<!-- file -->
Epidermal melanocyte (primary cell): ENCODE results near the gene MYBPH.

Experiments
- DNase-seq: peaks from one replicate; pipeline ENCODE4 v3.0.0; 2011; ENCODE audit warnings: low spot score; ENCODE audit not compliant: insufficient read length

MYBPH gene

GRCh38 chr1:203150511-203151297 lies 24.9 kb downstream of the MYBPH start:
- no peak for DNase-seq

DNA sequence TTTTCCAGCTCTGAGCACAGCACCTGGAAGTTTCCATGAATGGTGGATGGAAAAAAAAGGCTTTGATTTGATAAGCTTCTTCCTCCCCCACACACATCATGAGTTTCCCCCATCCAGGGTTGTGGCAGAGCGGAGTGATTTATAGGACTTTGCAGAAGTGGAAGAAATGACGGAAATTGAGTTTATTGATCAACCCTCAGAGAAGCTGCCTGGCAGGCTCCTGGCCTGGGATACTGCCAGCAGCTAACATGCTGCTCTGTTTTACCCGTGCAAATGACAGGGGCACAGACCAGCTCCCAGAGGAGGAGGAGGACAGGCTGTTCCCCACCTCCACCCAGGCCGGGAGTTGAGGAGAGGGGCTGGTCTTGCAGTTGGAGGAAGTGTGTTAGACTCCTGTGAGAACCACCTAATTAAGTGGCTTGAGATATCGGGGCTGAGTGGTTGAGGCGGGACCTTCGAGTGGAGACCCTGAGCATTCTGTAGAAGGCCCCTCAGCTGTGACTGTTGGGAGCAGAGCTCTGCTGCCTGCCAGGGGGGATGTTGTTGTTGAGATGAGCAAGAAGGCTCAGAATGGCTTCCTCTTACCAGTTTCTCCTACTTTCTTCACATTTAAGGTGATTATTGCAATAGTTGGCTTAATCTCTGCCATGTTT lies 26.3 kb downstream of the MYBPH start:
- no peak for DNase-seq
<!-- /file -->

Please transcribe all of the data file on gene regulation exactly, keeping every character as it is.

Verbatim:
Epidermal melanocyte (primary cell): ENCODE results near the gene MYBPH.

Experiments
- DNase-seq: peaks from one replicate; pipeline ENCODE4 v3.0.0; 2011; ENCODE audit warnings: low spot score; ENCODE audit not compliant: insufficient read length

MYBPH gene

GRCh38 chr1:203150511-203151297 lies 24.9 kb downstream of the MYBPH start:
- no peak for DNase-seq

DNA sequence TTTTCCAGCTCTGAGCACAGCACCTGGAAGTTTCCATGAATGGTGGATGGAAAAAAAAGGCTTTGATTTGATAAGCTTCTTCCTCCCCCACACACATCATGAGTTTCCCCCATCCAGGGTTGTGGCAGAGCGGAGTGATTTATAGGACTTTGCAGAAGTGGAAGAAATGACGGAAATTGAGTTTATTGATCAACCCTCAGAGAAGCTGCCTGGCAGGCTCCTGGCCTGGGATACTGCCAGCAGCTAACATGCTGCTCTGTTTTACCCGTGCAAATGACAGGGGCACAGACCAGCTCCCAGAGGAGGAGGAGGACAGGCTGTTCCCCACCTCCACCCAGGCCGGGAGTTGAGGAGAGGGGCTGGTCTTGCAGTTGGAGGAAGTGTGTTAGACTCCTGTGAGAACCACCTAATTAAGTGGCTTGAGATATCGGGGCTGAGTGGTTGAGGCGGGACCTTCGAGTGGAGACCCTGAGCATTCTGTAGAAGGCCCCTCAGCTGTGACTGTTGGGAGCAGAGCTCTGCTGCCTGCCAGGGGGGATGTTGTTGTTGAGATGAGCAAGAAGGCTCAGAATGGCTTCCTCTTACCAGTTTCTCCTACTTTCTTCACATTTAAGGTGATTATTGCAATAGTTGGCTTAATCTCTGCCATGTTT lies 26.3 kb downstream of the MYBPH start:
- no peak for DNase-seq